Who is not there? No mainline or moderate denominations, and not even the reliably anti-gay Catholic Church (which sent a separate letter) or Mormon Church. No Jewish, Muslim, Buddhist, Wiccan, or other non-Christian affiliating bodies. This is not a broad spectrum of “religious groups that provide chaplains to the U.S. military.” It is simply a collection of far-right anti-gay denominations pretending to be so.

And this is not about chaplains being denied religious freedom. This is not about an assault and a challenge on individual conscience of conservative soldiers.

This is about one segment of Christendom seeking to impose its will over society, over the military, and especially over those segments of Christendom that do submit to their demands for ‘orthodoxy’. This letter is an assault on the civil and social freedoms of gay people and on the religious freedoms of gay-supportive people of faith.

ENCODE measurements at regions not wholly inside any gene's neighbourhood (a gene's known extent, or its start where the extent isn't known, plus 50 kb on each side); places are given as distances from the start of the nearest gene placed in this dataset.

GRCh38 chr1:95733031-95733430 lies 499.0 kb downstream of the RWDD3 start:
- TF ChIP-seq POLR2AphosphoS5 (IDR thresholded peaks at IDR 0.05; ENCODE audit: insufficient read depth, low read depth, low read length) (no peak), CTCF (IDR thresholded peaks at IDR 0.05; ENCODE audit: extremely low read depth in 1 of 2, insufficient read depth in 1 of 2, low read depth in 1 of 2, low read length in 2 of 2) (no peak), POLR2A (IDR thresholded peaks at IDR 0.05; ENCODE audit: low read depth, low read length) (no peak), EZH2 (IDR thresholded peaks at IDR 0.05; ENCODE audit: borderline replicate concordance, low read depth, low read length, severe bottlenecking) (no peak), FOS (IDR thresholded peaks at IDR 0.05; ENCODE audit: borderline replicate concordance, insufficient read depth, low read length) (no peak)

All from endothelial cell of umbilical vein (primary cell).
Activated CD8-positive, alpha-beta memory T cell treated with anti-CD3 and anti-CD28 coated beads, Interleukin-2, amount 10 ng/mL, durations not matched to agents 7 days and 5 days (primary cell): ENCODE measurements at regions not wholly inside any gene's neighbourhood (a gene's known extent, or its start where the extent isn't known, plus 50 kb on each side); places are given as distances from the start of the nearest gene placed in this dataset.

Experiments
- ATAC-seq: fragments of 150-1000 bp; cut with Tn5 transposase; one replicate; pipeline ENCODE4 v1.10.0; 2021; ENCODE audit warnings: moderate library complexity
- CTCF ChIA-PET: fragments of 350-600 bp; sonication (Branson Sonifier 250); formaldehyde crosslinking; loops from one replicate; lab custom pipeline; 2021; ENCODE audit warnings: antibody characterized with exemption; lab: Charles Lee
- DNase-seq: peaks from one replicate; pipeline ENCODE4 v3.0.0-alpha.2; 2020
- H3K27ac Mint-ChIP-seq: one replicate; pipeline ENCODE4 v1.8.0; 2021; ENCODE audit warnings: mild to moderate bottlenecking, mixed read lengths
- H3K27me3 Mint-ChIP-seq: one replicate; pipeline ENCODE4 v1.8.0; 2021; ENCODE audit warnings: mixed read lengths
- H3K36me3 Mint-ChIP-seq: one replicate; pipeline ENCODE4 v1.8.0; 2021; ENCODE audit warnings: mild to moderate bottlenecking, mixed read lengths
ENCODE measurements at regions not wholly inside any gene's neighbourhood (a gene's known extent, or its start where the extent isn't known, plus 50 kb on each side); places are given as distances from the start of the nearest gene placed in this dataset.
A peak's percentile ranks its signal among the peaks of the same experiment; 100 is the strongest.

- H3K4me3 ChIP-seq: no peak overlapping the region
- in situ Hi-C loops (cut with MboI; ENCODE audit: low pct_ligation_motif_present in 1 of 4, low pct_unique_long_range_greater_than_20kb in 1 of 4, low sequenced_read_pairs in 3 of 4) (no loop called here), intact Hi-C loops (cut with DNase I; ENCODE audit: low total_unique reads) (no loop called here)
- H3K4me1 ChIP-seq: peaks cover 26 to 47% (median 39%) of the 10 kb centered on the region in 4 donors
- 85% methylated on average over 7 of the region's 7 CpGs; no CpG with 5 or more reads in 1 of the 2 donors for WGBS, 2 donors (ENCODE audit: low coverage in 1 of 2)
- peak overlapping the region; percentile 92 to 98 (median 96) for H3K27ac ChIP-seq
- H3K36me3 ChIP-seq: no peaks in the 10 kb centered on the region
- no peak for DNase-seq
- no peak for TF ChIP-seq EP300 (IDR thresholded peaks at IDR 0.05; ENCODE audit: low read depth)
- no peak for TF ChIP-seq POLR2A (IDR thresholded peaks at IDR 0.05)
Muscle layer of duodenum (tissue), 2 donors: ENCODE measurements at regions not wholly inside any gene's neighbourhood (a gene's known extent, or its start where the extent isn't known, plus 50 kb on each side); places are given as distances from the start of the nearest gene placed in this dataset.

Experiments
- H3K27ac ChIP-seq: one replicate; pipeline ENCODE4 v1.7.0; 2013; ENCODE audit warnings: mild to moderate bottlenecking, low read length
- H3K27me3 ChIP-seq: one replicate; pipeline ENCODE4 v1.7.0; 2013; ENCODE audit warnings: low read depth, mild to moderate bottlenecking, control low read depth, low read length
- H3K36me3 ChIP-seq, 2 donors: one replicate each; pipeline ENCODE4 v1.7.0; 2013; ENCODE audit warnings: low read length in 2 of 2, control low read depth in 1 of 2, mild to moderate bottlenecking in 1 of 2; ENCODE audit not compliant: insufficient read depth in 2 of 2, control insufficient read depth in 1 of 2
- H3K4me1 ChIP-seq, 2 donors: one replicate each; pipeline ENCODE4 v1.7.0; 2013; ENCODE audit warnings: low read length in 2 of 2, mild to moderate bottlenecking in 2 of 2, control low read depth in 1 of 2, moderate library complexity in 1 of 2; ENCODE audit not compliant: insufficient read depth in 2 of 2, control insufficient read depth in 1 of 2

Ben In Oakland
May 25th, 2011 | LINK

not to mention the effects on that much ballhyhooed unit cohesion.

May 25th, 2011 | LINK

I understand the the RC Archbishop was invited to sign onto the ADF letter, but declined.

Bob lowe
May 25th, 2011 | LINK

If those chaplains and their homophobic followers suffer discrimination for their homophobic views, perhap they may be enlightened as to how it has felt to gay people who have for many years been subjected to bigotry, hatred and outright discrimination. Those who justify bigotry by their religion represent the highest level of hypcrisy.

May 25th, 2011 | LINK